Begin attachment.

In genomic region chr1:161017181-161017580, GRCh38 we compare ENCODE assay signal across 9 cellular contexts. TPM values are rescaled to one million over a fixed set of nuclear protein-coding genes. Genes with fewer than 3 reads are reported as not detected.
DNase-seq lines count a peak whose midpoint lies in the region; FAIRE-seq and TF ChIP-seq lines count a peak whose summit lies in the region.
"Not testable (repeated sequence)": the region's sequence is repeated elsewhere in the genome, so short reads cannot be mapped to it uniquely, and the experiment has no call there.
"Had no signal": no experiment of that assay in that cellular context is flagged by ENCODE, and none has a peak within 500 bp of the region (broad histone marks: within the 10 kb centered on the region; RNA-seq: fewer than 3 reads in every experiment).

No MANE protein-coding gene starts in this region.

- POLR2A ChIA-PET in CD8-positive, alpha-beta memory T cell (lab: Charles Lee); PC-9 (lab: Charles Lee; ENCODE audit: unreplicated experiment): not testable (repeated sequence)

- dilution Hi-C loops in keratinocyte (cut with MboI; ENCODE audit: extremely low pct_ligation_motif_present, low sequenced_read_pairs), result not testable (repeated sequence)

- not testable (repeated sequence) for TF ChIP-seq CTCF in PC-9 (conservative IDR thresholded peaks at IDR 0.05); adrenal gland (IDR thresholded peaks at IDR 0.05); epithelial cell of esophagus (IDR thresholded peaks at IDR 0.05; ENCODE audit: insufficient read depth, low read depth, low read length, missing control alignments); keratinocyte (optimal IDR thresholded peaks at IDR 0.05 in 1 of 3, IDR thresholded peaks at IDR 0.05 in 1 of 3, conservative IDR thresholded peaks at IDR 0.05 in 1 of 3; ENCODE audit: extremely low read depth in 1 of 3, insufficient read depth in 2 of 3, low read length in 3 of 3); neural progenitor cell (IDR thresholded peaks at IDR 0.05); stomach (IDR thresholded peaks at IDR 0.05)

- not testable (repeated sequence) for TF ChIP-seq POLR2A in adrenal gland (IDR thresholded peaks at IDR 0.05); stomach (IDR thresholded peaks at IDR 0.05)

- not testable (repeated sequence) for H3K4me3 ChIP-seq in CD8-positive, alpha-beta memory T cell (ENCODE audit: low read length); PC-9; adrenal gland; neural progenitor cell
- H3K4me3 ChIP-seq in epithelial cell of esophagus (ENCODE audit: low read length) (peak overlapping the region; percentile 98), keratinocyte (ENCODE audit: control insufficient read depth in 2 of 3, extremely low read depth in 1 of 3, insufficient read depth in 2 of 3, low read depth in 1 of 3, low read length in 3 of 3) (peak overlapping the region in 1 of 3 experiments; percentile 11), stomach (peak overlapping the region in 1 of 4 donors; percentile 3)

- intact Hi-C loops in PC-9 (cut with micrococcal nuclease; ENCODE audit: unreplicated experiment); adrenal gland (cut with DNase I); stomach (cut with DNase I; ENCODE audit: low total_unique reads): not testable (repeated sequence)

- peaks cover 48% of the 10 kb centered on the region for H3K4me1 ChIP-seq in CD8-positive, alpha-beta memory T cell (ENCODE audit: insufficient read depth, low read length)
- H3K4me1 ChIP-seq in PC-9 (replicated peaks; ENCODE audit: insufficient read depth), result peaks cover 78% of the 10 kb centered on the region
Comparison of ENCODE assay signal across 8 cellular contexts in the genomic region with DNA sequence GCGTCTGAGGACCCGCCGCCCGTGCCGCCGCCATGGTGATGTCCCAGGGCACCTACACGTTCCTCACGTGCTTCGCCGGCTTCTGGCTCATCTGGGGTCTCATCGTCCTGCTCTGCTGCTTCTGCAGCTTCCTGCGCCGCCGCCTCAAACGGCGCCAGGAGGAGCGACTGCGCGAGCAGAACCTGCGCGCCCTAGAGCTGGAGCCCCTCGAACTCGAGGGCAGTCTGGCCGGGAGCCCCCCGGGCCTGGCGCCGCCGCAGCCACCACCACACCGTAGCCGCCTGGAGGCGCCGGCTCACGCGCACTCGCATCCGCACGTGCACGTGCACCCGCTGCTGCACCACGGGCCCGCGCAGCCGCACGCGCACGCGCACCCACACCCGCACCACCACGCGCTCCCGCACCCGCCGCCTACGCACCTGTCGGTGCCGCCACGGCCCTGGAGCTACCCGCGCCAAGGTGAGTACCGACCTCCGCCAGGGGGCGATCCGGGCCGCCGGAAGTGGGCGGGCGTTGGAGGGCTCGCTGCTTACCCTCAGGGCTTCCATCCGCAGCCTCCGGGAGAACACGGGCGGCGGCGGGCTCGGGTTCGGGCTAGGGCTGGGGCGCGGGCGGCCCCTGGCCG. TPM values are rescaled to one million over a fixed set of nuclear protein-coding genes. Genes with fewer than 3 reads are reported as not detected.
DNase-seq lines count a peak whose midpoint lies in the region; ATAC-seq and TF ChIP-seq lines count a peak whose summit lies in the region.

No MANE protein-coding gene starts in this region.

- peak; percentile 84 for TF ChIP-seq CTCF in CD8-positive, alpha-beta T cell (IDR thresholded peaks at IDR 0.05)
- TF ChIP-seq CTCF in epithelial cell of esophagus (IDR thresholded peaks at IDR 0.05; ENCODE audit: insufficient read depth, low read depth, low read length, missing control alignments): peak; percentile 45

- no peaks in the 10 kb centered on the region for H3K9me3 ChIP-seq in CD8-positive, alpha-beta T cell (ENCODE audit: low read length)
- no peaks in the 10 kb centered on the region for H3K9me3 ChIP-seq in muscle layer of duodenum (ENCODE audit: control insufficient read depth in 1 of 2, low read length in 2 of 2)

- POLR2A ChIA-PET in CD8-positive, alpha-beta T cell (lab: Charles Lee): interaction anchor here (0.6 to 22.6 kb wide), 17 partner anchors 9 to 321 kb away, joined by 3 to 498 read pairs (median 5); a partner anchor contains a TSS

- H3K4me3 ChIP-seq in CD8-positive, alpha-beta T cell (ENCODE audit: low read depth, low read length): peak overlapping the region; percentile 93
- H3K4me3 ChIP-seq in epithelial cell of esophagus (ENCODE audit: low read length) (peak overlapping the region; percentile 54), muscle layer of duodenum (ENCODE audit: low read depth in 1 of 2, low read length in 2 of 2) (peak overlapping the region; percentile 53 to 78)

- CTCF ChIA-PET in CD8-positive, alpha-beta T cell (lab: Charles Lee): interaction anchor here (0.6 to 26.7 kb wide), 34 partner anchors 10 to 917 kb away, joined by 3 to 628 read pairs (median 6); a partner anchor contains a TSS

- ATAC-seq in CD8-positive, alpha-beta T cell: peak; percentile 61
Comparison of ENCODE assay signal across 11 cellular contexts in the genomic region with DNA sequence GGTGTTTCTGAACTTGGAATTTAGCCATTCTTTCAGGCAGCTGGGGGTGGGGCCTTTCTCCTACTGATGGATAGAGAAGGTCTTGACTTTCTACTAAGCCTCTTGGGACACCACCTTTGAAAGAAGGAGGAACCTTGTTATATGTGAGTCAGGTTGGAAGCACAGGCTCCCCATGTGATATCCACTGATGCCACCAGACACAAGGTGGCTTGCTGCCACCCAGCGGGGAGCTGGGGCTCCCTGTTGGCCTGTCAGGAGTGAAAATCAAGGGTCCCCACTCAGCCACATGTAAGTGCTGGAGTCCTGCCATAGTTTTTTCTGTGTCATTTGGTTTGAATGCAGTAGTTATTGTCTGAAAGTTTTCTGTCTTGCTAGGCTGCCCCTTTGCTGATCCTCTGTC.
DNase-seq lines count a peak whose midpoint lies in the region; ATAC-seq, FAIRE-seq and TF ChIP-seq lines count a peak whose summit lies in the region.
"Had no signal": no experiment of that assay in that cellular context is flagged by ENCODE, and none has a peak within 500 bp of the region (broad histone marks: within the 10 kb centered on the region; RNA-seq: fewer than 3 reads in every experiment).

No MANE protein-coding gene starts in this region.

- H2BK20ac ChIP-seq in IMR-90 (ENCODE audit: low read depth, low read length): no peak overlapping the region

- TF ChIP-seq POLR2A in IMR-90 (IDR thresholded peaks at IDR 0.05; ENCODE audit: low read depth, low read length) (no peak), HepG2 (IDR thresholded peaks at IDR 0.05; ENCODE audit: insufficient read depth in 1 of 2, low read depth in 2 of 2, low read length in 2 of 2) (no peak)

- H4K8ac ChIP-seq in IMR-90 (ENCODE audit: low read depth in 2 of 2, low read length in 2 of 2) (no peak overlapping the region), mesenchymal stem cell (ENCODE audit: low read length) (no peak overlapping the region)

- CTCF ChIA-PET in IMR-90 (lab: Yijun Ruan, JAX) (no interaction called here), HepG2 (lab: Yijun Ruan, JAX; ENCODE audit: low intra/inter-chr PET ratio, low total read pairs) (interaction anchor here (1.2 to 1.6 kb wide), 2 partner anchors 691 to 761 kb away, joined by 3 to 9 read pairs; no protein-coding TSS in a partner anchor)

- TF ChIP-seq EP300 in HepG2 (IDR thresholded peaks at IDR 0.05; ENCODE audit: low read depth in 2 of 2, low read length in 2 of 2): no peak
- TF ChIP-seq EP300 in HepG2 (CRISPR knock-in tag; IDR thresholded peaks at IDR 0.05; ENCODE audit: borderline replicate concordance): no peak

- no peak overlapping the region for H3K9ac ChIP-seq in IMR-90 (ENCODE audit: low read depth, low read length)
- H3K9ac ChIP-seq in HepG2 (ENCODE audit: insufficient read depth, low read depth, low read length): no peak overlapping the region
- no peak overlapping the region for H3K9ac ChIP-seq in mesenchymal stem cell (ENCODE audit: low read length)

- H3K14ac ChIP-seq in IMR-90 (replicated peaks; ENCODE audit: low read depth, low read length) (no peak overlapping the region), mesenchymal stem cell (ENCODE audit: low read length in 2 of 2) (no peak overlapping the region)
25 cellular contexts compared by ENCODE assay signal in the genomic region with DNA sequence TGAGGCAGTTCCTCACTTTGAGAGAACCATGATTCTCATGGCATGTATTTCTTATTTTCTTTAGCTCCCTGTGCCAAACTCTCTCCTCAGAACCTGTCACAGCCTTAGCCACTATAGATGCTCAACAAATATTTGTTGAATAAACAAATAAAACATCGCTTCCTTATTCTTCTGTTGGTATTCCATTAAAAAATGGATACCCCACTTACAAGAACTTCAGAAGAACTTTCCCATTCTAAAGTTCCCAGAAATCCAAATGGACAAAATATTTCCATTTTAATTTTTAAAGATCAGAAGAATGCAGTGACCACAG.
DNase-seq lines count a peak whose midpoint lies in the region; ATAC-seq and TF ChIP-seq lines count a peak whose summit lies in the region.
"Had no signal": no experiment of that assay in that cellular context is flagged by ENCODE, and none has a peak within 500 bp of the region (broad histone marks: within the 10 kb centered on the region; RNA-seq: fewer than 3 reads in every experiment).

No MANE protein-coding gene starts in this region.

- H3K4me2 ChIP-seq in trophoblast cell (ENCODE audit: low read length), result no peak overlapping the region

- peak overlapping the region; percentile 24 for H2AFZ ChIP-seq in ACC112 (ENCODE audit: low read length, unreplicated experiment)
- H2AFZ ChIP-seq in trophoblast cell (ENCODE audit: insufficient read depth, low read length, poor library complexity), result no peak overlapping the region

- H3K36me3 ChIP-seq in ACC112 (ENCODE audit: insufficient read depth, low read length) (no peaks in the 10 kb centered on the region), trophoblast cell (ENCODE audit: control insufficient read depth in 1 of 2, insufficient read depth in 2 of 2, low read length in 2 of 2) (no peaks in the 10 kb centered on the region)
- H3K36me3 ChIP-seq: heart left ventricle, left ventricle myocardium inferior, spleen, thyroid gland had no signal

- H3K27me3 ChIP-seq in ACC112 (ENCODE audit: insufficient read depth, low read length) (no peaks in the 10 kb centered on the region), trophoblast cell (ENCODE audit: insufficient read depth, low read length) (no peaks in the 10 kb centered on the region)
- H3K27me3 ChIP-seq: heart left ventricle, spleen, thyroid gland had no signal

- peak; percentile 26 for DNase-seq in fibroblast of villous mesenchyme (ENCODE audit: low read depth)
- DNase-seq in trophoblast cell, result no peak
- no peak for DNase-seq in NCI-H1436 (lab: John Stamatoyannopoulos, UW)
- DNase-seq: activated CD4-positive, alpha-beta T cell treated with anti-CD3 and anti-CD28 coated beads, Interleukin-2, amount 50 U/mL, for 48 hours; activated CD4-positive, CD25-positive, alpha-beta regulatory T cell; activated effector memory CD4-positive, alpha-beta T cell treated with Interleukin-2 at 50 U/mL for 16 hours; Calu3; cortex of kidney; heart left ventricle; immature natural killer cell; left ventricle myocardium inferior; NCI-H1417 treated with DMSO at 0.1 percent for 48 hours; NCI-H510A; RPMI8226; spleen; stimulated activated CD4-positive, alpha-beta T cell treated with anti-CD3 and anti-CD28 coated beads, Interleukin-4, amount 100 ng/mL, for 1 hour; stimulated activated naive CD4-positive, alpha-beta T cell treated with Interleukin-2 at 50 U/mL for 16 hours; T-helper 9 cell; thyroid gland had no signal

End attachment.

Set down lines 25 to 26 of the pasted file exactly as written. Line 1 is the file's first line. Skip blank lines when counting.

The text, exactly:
- CTCF ChIA-PET in CD8-positive, alpha-beta T cell (lab: Charles Lee): interaction anchor here (0.6 to 26.7 kb wide), 34 partner anchors 10 to 917 kb away, joined by 3 to 628 read pairs (median 6); a partner anchor contains a TSS

- ATAC-seq in CD8-positive, alpha-beta T cell: peak; percentile 61